Currently being rumored to be a second round option for teams, I think the Tampa Bay Buccaneers would be a great fit for the former Seminole.
The offense is loaded, led by another former Seminole in Jameis Winston, and has an elite player in Mike Evans, a rising star in Cameron Brate, and recently signed DeSean Jackson. This offense is ready to win now.
If Dalvin Cook does slide to the second round, as is being projected, he would be an excellent asset to this offense.
Doug Martin is nearing that age threshold for running back production, Charles Sims is more of a change of pace guy, and Jacquizz Rodgers isn’t a bell cow.
His testing may not be that great, but Cook is a good football player.
Other Fits: Oakland Raiders (24 or 56), Cleveland Browns (33, 52, or 65), Minnesota Vikings (48), Philadelphia Eagles (14 or 43).
Joe Mixon, RB, University of Oklahoma
The accounts of his assault have been told countless times. Terrible. Awful. There’s nothing really that I can add to that fact.
Another fact at play is that Joe Mixon is going to get drafted. While several teams — including the Miami Dolphins and New England Patriots — have taken him off their draft board, there will be several teams that keep him on it.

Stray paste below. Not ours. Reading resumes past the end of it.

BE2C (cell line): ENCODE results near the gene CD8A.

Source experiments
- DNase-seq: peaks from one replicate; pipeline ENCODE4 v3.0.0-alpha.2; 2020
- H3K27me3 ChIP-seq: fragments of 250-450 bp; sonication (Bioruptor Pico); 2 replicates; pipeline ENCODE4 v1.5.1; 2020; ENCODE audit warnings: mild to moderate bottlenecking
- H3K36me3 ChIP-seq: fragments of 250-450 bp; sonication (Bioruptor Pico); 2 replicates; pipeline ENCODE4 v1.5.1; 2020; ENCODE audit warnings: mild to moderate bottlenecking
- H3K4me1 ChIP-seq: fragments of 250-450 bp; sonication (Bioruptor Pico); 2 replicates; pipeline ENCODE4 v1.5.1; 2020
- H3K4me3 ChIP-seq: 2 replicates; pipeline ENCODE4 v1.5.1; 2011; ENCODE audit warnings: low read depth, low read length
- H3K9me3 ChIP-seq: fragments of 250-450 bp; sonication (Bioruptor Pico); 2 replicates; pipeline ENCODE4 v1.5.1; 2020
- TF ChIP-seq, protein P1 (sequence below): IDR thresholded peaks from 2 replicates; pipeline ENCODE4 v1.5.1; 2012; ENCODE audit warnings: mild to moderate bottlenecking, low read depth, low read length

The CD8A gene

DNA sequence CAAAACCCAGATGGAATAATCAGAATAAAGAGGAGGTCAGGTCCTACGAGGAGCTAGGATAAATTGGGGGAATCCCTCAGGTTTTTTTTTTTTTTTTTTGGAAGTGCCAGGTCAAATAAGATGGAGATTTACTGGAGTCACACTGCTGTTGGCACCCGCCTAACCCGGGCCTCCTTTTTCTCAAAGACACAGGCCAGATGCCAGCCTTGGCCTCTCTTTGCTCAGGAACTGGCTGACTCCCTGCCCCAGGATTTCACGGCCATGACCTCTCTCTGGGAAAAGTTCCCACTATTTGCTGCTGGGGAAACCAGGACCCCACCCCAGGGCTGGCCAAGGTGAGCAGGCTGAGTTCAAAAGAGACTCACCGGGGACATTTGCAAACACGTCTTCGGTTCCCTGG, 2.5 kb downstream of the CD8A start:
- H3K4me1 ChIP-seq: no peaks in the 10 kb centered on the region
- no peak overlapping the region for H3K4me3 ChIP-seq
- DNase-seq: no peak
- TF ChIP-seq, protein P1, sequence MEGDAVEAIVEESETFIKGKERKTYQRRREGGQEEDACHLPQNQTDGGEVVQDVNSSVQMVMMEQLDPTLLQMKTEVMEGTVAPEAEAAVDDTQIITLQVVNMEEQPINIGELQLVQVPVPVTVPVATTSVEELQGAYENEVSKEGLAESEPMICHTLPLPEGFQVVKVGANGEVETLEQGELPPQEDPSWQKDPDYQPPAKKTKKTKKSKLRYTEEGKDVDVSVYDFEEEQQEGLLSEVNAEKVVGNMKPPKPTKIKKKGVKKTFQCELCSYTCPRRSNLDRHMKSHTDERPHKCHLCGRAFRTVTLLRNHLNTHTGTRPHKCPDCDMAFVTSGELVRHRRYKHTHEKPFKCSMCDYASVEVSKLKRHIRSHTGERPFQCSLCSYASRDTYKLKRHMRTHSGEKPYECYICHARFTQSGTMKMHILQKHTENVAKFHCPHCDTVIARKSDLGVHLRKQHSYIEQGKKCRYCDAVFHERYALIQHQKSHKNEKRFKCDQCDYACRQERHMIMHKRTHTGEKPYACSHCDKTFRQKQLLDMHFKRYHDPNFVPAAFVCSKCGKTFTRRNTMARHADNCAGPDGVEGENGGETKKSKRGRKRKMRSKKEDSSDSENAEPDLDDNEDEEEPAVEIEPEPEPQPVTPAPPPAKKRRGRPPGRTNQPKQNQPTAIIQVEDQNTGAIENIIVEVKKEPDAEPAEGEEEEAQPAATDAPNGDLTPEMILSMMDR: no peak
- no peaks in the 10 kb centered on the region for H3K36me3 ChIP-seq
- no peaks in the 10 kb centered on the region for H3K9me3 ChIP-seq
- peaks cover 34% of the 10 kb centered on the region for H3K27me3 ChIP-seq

The team that takes him needs to have an established front office with skins on the wall (i.e., Championships) that can absorb the potential public relations hit that looms with selecting the talented but controversial running back.
One such team that can withstand the controversy because they have a strong locker room, strong front office, and coaching staff; the Green Bay Packers.
Mixon won’t be asked to be the face of the franchise in Green Bay. Aaron Rodgers is that. Mixon proved he is a versatile back who can catch the ball out of the backfield, lineup in the shotgun, as well as run with power, speed, burst, and agility.
With Ty Montgomery currently the top running back listed on the Packers depth chart, they have room to add Mixon.
It’s likely that Mixon won’t be drafted in the first round, but how long he’ll have to wait is the big question. I predict it will be somewhere in the middle to late second round.
Other Fits: Kansas City Chiefs (59), New York Giants (55), Tampa Bay Buccaneers (50).